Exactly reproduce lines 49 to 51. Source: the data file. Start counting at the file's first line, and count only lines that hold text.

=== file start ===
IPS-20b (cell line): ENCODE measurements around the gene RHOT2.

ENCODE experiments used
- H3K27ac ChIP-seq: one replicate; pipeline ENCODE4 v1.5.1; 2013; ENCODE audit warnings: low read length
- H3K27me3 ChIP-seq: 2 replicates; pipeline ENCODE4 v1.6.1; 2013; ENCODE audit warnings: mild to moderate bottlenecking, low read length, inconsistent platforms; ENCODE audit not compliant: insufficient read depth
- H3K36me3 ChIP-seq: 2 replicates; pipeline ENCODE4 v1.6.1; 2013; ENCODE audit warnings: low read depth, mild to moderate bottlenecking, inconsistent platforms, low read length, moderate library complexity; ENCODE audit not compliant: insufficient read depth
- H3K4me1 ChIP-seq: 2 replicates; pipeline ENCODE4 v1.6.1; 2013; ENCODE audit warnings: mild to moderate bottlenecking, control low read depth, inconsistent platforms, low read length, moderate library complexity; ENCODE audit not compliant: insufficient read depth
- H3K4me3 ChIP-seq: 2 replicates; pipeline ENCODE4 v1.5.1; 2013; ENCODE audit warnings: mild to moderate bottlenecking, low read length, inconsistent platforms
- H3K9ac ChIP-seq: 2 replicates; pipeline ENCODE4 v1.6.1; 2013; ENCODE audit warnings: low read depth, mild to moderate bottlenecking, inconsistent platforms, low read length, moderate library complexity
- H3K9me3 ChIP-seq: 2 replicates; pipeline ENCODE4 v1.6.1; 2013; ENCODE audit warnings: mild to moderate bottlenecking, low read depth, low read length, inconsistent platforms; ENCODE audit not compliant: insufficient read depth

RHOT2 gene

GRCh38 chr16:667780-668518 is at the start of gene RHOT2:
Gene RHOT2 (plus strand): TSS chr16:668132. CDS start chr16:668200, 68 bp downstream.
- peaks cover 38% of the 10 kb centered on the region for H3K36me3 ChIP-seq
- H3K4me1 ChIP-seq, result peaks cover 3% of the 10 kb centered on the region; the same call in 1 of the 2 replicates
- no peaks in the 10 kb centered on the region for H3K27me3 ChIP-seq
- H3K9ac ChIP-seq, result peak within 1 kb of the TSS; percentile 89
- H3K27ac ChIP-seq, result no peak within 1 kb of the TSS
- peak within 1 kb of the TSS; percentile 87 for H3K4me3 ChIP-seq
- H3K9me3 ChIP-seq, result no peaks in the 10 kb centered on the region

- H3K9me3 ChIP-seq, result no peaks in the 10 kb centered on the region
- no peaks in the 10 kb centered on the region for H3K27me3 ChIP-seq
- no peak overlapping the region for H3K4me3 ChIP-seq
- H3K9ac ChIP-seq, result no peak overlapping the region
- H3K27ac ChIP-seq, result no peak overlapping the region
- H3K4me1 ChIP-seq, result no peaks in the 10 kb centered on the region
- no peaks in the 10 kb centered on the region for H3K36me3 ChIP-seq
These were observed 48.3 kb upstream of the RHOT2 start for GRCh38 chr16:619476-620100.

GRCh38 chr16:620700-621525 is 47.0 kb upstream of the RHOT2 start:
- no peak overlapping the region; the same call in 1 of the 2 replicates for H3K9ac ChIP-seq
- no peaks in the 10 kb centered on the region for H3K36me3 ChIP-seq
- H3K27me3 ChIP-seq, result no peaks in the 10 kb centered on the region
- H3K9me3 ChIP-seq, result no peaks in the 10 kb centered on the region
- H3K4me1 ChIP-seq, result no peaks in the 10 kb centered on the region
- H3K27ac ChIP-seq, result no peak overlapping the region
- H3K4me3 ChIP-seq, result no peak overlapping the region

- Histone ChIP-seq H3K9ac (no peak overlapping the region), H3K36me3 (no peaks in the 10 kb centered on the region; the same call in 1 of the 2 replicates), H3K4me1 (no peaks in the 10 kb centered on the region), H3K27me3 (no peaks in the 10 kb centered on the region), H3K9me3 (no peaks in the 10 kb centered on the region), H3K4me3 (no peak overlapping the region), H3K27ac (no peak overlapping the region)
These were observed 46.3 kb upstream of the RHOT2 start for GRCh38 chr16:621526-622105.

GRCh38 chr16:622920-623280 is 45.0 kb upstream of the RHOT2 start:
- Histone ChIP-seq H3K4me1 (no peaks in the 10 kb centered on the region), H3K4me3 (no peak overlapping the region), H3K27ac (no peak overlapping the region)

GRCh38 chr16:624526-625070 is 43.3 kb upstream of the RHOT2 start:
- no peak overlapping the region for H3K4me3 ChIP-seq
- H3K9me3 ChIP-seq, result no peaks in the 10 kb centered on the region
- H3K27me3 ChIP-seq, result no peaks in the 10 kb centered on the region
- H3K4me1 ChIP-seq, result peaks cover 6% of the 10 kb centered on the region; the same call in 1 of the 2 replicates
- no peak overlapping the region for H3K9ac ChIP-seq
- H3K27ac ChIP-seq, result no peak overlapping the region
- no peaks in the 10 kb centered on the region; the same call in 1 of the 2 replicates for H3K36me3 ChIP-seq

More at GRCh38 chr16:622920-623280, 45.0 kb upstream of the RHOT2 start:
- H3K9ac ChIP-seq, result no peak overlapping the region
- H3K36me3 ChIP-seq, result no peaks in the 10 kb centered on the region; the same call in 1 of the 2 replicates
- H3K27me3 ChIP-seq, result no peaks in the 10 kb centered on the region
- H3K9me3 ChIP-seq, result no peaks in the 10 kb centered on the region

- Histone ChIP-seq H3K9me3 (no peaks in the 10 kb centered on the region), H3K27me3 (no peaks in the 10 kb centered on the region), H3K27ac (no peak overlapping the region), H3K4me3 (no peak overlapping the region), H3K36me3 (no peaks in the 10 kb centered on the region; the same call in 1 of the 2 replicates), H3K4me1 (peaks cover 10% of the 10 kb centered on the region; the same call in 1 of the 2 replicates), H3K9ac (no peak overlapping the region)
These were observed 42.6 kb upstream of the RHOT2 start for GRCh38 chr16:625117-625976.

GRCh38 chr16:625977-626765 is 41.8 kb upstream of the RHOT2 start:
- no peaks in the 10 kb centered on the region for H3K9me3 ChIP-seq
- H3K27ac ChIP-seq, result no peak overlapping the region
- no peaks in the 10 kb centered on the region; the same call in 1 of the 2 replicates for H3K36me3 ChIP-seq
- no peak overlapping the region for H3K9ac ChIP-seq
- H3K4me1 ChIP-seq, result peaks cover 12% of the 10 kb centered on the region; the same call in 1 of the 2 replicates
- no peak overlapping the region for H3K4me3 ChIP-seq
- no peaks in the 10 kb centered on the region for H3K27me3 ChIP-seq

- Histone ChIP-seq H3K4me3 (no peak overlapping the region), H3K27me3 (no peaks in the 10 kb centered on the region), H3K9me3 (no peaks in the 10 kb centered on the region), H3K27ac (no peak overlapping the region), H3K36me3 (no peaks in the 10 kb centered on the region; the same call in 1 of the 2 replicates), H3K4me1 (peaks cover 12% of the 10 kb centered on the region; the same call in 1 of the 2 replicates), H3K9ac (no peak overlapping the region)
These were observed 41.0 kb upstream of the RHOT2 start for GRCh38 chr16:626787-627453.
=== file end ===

- H3K9ac ChIP-seq, result no peak overlapping the region
- H3K36me3 ChIP-seq, result no peaks in the 10 kb centered on the region; the same call in 1 of the 2 replicates
- H3K27me3 ChIP-seq, result no peaks in the 10 kb centered on the region